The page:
What She Said:

“An emotionally detailed portrait of coming-of-age and the high school politics that go along with it, not to mention a universally relatable one.”

Sarah Ward, ArtsHub

The same can even be said about Shoko as you really grow to care about her, and she goes through her own kind of growth with her relationships with her family and Shoya. Because of her deafness, Shoko always believes that she is a burden on those around her and is caring to a fault because of it.  When things with her family aren’t going right, she believes it’s because of her and she even feels that she is to blame for Shoya being ostracized after she left. Her story is equally as compelling and even more touching at times because of how genuine it is. As a viewer, all of her frustrations of being unable to completely be understood hit hard and it makes her friendship with Shoya meaningful.

Together, Shoya and Shoka go through highs and lows that really hit viewers and that don’t hide or nullify the pain they’re going through. As fulfilling and endearing as their journey is, it’s just as heartbreaking and horrifying. It’s the kind of film that’s hard to hold back tears when seeing and leaves a permanent lump in your throat. When I saw it in theaters, I remember the constant gasps and sniffles that leave the theater as well as the smiles that stayed on people’s faces, including mine, as the film ended.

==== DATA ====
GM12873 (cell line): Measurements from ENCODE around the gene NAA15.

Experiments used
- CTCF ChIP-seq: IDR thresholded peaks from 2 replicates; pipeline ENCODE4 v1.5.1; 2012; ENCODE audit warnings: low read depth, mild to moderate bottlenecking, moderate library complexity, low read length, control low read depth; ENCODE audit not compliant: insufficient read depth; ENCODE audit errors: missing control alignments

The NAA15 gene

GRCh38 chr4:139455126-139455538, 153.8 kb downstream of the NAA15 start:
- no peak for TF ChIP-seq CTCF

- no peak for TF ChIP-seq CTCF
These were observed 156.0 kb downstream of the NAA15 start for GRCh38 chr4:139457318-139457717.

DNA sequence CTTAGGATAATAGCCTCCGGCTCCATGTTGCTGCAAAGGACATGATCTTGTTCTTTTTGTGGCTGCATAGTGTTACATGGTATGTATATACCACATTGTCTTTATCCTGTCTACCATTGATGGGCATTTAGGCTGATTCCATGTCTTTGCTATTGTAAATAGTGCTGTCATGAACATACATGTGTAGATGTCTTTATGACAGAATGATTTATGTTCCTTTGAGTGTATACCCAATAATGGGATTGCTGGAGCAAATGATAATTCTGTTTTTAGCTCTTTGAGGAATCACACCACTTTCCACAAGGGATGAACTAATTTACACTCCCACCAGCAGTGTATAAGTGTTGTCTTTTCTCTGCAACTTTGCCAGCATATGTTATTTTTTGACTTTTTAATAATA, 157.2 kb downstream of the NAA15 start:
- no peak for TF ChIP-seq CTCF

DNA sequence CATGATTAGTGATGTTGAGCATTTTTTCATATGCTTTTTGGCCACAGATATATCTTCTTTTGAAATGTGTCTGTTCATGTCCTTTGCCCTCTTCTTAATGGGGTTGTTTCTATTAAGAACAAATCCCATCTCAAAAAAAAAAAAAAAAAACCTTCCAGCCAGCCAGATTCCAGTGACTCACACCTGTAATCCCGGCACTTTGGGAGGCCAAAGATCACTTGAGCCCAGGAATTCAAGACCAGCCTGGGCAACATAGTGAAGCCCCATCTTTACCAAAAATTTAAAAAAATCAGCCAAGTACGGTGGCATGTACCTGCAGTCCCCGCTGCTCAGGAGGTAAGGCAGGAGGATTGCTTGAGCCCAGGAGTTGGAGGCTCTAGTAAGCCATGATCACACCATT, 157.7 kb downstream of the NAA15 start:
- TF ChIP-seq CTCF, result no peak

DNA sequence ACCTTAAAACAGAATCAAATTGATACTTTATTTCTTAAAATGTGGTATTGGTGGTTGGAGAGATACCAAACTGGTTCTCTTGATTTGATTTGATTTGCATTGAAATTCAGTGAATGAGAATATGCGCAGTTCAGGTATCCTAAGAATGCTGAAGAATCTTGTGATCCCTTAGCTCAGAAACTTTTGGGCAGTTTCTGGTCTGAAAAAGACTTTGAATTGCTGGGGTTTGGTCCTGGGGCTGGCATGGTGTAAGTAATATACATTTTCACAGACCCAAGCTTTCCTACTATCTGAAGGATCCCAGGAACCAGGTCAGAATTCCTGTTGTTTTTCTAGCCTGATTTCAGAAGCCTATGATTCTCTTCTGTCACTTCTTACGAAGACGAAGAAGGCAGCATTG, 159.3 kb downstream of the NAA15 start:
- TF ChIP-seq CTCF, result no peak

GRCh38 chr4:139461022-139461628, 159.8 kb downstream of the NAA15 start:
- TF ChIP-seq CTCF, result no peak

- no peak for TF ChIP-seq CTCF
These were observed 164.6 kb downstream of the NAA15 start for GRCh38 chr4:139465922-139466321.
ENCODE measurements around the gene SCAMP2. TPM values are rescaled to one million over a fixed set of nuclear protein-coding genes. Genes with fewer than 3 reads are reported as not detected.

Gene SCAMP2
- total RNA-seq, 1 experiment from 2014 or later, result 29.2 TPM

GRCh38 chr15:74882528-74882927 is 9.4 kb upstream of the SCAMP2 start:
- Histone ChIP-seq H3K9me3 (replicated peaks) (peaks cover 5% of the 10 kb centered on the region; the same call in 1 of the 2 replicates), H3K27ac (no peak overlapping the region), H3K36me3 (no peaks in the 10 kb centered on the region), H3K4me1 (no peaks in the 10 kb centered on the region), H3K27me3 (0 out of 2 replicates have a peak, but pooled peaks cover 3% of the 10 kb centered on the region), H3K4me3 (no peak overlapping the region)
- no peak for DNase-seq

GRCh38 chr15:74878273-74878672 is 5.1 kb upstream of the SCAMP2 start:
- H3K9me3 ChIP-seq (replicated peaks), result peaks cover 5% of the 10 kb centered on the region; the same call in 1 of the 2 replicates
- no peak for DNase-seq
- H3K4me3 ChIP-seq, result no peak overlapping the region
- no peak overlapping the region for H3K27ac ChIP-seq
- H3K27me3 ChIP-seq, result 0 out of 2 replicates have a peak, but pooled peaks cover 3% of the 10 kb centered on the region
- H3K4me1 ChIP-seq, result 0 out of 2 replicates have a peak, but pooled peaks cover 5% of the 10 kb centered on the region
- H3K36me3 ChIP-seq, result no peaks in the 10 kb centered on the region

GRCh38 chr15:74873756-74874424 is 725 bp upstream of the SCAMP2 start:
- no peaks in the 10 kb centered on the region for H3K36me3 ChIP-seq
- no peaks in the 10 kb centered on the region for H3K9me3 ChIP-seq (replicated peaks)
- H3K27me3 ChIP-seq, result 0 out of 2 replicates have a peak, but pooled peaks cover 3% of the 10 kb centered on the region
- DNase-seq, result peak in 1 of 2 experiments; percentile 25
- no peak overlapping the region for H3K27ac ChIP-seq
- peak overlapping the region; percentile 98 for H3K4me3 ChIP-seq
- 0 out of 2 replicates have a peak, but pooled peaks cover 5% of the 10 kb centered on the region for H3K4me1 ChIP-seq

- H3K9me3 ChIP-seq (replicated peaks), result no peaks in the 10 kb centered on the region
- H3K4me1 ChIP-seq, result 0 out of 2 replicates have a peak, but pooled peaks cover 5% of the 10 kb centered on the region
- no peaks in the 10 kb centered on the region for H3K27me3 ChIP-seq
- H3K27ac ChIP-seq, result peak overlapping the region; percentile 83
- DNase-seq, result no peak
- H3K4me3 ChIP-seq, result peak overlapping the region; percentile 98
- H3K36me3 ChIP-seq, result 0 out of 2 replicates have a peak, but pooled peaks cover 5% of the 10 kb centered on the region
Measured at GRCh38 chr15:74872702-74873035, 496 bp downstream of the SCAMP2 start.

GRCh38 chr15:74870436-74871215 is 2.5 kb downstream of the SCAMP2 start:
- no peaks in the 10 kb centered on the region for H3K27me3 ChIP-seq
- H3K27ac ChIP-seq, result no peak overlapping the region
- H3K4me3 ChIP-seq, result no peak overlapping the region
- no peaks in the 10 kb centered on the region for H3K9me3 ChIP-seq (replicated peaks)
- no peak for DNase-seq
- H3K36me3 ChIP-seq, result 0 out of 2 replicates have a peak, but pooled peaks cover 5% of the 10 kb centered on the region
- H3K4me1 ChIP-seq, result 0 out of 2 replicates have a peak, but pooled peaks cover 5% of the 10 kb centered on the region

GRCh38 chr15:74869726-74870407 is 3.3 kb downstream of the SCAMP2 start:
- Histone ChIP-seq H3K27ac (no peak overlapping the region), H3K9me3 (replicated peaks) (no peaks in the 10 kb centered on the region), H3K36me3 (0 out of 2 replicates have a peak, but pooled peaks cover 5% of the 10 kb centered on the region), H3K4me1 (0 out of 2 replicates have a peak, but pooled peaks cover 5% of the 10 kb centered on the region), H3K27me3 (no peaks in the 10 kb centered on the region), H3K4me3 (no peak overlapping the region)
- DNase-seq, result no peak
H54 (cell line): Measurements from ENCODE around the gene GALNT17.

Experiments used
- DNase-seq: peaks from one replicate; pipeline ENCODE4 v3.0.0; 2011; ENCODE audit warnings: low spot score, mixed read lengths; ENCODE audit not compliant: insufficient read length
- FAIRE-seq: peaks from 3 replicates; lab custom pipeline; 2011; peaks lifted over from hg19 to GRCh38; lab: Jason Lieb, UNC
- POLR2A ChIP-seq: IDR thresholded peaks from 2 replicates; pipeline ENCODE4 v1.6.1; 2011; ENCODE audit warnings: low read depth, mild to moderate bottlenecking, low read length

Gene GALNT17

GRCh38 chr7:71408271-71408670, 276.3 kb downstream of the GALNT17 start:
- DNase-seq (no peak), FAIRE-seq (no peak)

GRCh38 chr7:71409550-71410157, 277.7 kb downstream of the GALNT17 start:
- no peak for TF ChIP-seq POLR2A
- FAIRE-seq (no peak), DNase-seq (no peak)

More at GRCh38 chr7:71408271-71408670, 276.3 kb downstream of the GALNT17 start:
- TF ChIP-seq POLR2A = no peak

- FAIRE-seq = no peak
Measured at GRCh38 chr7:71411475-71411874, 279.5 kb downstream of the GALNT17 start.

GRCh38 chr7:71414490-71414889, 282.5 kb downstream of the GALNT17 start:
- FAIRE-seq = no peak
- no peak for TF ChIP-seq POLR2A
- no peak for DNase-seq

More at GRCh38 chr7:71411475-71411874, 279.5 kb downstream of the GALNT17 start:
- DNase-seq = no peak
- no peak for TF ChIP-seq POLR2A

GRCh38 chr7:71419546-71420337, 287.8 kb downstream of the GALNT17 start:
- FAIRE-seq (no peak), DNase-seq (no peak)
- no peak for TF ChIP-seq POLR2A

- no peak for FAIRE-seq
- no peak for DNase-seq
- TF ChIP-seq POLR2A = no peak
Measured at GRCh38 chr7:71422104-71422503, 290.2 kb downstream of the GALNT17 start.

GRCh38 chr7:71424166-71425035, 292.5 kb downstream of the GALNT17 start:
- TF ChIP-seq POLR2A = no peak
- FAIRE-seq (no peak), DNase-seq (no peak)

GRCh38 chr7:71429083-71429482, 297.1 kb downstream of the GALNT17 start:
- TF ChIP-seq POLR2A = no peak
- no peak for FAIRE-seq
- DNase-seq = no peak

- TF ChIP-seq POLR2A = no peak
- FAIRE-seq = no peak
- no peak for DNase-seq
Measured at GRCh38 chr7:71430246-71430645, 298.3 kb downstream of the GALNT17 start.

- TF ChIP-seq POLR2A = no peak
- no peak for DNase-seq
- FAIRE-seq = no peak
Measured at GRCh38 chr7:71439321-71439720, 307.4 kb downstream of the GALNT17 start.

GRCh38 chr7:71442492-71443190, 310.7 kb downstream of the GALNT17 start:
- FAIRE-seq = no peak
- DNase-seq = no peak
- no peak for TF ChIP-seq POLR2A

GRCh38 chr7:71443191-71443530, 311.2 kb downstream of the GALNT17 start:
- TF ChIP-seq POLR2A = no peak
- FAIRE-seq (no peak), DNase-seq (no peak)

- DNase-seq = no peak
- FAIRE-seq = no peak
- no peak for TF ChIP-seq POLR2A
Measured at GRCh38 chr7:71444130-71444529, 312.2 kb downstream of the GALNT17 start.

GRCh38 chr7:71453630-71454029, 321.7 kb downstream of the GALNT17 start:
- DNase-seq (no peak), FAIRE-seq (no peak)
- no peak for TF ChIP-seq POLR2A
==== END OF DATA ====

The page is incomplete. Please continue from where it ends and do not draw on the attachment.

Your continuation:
a silent voce 2

Even for all the heartbreak and tough moments, Shoya’s journey towards feeling forgiveness is incredibly satisfying and leaves its mark through all of the excellent animation and voice acting that stem from Yamada’s direction. The imagery of the “x’s” that Shoya puts on everyone’s faces since he doesn’t have the courage to look anyone in the eye is very powerful and makes it more meaningful when its all wiped away when Shoya finds his voice again. Even seeing the sign language is awesome and is something that most films don’t show or acknowledge much. Even the voice acting in both the subbed and dubbed versions are great and the characters are much stronger because of the tender love and care Yamada clearly has for the material.

What She Said:

“It’s a really ambitious interesting film.”

Rachel Wagner, Rachel Reviews

Twitter: @rachel_reviews

If there’s any film out there that needs to be talked about more, it’s “A Silent Voice”. It’s tragic, deep, and is the kind of film that’s chock full of rich emotion that viewers can feel. It’s easily one of the best animated films of the last decade, possibly ever, and has the raw power to change a viewer’s hearts just as its breaking it.

Rating: 5 out of 5 stars

The Extra Bits:

Where to watch:

Netflix: Stream